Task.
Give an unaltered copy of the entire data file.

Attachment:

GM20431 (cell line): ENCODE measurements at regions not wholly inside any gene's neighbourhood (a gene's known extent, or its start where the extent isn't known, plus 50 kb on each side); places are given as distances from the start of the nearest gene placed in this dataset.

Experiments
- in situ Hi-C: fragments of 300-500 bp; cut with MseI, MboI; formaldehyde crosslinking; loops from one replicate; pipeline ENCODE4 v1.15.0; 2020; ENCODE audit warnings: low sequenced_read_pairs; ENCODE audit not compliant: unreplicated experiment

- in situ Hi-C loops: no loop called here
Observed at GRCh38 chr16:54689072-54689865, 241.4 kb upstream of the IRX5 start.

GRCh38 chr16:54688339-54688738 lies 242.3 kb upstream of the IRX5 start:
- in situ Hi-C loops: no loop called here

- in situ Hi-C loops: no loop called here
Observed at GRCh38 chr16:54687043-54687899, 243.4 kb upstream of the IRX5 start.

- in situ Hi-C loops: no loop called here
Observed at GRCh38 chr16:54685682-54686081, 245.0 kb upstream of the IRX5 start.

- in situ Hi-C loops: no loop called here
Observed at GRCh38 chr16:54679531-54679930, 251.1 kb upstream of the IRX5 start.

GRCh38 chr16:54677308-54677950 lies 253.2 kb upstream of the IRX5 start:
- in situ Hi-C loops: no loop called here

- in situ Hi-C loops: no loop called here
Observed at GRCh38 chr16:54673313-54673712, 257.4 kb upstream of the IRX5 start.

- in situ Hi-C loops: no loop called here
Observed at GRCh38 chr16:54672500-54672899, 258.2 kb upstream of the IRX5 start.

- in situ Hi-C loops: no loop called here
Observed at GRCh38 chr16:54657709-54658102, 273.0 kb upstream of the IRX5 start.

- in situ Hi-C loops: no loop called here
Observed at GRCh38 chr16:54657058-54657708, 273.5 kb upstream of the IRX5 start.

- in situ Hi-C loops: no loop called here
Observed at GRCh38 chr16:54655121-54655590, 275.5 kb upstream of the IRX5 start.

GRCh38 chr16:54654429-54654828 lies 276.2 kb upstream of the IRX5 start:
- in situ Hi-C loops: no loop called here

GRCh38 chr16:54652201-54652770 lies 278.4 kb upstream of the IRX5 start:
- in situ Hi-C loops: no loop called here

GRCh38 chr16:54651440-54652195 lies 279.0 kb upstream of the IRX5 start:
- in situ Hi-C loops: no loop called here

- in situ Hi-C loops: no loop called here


GM20431 (cell line): ENCODE measurements at regions not wholly inside any gene's neighbourhood (a gene's known extent, or its start where the extent isn't known, plus 50 kb on each side); places are given as distances from the start of the nearest gene placed in this dataset.

Experiments
- in situ Hi-C: fragments of 300-500 bp; cut with MseI, MboI; formaldehyde crosslinking; loops from one replicate; pipeline ENCODE4 v1.15.0; 2020; ENCODE audit warnings: low sequenced_read_pairs; ENCODE audit not compliant: unreplicated experiment

- in situ Hi-C loops: no loop called here
Observed at GRCh38 chr16:54689072-54689865, 241.4 kb upstream of the IRX5 start.

GRCh38 chr16:54688339-54688738 lies 242.3 kb upstream of the IRX5 start:
- in situ Hi-C loops: no loop called here

- in situ Hi-C loops: no loop called here
Observed at GRCh38 chr16:54687043-54687899, 243.4 kb upstream of the IRX5 start.

- in situ Hi-C loops: no loop called here
Observed at GRCh38 chr16:54685682-54686081, 245.0 kb upstream of the IRX5 start.

- in situ Hi-C loops: no loop called here
Observed at GRCh38 chr16:54679531-54679930, 251.1 kb upstream of the IRX5 start.

GRCh38 chr16:54677308-54677950 lies 253.2 kb upstream of the IRX5 start:
- in situ Hi-C loops: no loop called here

- in situ Hi-C loops: no loop called here
Observed at GRCh38 chr16:54673313-54673712, 257.4 kb upstream of the IRX5 start.

- in situ Hi-C loops: no loop called here
Observed at GRCh38 chr16:54672500-54672899, 258.2 kb upstream of the IRX5 start.

- in situ Hi-C loops: no loop called here
Observed at GRCh38 chr16:54657709-54658102, 273.0 kb upstream of the IRX5 start.

- in situ Hi-C loops: no loop called here
Observed at GRCh38 chr16:54657058-54657708, 273.5 kb upstream of the IRX5 start.

- in situ Hi-C loops: no loop called here
Observed at GRCh38 chr16:54655121-54655590, 275.5 kb upstream of the IRX5 start.

GRCh38 chr16:54654429-54654828 lies 276.2 kb upstream of the IRX5 start:
- in situ Hi-C loops: no loop called here

GRCh38 chr16:54652201-54652770 lies 278.4 kb upstream of the IRX5 start:
- in situ Hi-C loops: no loop called here

GRCh38 chr16:54651440-54652195 lies 279.0 kb upstream of the IRX5 start:
- in situ Hi-C loops: no loop called here

- in situ Hi-C loops: no loop called here